Solomon under board probe He can't give up his license unilaterally Marcia Myers

September 24, 1993|By Gregory P. Kane | Gregory P. Kane,Staff Writer Staff writers Jay Apperson and David Michael Ettlin contributed to this article.

The Maryland Board of Physician Quality Assurance is aggressively investigating Dr. Neil Solomon, who has been accused in three lawsuits of improper sexual relationships with his patients, a source close to the investigation said yesterday.

The investigation was described as "very active" by the source, who asked to remain anonymous.

Dr. Solomon on Wednesday said he had surrendered his medical license to the board. But the license remained valid yesterday, said J. Michael Compton, executive director of the board. Mr. Compton declined to release other details about Dr. Solomon's license or its status.

However, he said that a physician cannot unilaterally surrender a license. The board must approve the termination of a license and may require conditions such as an admission of allegations.

The most common reason that a physician attempts to surrender a license is to pre-empt the board from suspending it.

"All the investigation stops" if the board accepts a surrender, Mr. Compton said.

Area lawyers said yesterday that Dr. Solomon's offer to surrender his license -- as well as his filing for bankruptcy -- might allow him to duck scrutiny over the highly publicized charges of professional misconduct.

However, the board could pursue its investigation and make the results public. And, although the bankruptcy temporarily halts the lawsuits, U.S. Bankruptcy Judge E. Stephen Derby could choose to let them proceed in Baltimore Circuit Court.

Dr. Solomon, 61, has strongly disputed the claims of the three former patients who are suing him for alleged sexual improprieties. The names of the patients are sealed.

His lawyer, E. Dale Adkins III, could not be reached for comment yesterday. Mr. Adkins has advised Dr. Solomon not to talk to the press. Lawyers at Tydings & Rosenberg, the law firm handling the bankruptcy, referred calls to Mr. Adkins.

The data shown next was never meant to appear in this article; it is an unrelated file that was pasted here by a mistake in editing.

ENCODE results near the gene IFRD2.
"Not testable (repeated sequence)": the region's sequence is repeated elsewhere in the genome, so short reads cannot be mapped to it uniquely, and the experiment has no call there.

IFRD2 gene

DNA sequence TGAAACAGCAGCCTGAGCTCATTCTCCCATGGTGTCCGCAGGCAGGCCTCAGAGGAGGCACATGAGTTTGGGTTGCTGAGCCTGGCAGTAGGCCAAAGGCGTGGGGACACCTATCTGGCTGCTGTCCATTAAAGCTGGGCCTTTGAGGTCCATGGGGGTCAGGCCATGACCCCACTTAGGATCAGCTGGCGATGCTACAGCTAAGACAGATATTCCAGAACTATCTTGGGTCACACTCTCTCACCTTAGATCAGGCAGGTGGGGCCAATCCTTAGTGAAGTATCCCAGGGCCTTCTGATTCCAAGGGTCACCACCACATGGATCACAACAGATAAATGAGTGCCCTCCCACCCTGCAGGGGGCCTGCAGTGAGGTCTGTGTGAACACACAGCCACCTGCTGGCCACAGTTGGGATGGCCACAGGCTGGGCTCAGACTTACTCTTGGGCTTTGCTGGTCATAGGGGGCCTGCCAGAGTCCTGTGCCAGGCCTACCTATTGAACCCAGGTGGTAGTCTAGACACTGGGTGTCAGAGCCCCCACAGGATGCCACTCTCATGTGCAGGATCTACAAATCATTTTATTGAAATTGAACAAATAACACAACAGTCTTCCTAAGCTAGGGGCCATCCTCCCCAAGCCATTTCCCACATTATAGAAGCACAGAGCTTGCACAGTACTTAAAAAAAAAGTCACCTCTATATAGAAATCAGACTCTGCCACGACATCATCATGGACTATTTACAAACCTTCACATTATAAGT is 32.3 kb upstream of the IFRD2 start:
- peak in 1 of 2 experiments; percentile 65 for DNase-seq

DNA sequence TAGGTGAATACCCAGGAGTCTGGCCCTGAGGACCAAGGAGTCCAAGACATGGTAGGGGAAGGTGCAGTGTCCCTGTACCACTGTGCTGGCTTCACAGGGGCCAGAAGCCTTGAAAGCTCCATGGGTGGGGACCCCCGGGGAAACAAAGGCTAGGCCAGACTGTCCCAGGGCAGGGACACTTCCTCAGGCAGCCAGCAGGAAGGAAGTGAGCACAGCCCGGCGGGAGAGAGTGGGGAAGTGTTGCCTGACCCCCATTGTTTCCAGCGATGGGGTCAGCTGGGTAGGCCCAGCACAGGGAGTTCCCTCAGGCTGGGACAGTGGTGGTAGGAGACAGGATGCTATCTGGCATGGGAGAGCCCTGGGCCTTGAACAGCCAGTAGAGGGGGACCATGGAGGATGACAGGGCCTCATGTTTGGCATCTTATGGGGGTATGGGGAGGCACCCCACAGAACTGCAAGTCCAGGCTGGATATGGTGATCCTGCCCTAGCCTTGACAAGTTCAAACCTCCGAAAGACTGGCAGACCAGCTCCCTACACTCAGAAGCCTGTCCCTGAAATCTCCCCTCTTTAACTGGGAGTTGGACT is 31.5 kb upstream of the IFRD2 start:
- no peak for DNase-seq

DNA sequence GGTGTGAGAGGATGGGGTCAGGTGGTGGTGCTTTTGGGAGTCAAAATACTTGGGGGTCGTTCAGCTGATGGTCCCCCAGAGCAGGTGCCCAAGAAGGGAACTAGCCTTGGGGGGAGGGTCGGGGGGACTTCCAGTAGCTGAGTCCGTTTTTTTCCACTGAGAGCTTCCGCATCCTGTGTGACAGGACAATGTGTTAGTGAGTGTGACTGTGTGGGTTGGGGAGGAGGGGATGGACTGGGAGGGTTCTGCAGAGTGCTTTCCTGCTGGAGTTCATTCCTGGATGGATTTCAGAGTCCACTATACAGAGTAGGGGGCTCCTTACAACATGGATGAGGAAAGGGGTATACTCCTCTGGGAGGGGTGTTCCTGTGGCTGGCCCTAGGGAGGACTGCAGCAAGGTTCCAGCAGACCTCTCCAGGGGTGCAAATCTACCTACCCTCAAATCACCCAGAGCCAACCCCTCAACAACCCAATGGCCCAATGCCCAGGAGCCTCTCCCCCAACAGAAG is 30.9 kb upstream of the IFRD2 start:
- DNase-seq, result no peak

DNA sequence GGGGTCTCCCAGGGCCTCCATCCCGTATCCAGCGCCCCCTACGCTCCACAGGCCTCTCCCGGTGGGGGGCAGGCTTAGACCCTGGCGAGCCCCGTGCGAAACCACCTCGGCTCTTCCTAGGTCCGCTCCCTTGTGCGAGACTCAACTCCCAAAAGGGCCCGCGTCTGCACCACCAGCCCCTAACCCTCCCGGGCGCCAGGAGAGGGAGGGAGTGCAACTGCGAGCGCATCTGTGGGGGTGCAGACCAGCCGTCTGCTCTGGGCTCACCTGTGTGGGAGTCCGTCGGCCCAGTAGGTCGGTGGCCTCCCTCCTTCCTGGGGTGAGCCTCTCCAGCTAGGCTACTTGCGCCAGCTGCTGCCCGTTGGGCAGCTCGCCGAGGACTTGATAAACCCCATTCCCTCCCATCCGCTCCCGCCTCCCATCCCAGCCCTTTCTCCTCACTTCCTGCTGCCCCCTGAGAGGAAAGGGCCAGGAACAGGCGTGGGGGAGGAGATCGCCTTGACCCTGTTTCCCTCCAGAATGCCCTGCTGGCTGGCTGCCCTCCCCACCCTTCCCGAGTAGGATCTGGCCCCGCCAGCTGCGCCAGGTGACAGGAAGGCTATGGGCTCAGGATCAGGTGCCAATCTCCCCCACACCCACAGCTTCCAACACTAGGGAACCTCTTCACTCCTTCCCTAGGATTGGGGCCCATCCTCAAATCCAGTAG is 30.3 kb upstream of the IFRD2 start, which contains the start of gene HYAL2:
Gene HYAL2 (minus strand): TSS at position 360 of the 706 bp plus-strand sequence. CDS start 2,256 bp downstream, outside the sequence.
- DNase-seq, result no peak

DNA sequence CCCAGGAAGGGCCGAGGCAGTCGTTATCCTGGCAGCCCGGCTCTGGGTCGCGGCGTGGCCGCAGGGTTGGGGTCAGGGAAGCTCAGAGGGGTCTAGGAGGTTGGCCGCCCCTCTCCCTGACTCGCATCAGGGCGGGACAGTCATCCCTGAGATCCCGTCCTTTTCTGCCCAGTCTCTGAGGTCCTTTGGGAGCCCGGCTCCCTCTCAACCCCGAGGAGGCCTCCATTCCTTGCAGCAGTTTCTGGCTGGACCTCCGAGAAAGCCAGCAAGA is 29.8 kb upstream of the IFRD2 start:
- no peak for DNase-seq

"By filing for bankruptcy, he is trying to make himself appear to be a victim," said Joanne L. Suder, the lawyer representing the three women. "He doesn't want to face the evidence against him in court."

The cases are under an automatic stay and cannot resume without Bankruptcy Court approval.

In bankruptcy papers filed this week, Dr. Solomon estimated that his assets total between $1 million and $9.9 million, with the same amount of liabilities.

Area bankruptcy lawyers said that Dr. Solomon has armed himself by filing under Chapter 13 of the bankruptcy code, which, among other things, protects a debtor against claims of intentional injury.

In a statement Wednesday, Mr. Adkins said: "Dr. Solomon does not have substantial assets either to pay lawyers, to pay court reporters or, in the unlikely event these cases were lost, to pay the $140 million or so that the plaintiffs have requested.

"He also doesn't have the psychological assets to endure different releases and motions being filed each week, and, accordingly, on Monday afternoon, his bankruptcy counsel -- in conjunction with me -- filed a petition for bankruptcy protection."

Dr. Solomon's lawyers may think that the women's complaints will define his conduct as willful and malicious, said Charles Shafer, a University of Baltimore law professor.

"Why spend the money defending himself in court or face the humiliation of going to court if he can wrap it up this way?" he said, referring to a potential settlement in the quiet confines of bankruptcy court.

Joel Sher, president of the Baltimore chapter of the Maryland Bankruptcy Bar, said it is not out of the question that the three cases will be allowed to continue in Circuit Court.

But he said that Dr. Solomon is likely to argue that they remain in Bankruptcy Court because he can't afford to pay lawyers for an extensive trial. "It's a tough call, a calculated gamble," he said. "But he could avoid the whole public deal."

In a statement Wednesday, Dr. Solomon said he had been forced into bankruptcy by the lawsuits, which were filed in July and August.

He blamed "anonymous women" for "a number of false allegations" and said the bankruptcy action was taken to protect his family.

Dr. Solomon said he felt that the plaintiffs would continue to try the cases "in the press. Under such circumstances, I cannot possibly hope to win the battle and it is equally unrealistic that I continue to practice medicine."

Ms. Suder yesterday criticized Dr. Solomon for describing the women as "phantom accusers." She said that "he knows who they are and he knows the allegations are all true."

In motions requesting that the court withhold the names of the plaintiffs, Ms. Suder wrote that public disclosure of their identities would cause them "further permanent and severe humiliation, embarrassment and emotional suffering."

Dr. Solomon has a private practice in Towson specializing in weight control, allergies, fitness and smoking cessation. His syndicated column is distributed by the Los Angeles Times Syndicate and appears weekly in The Evening Sun.


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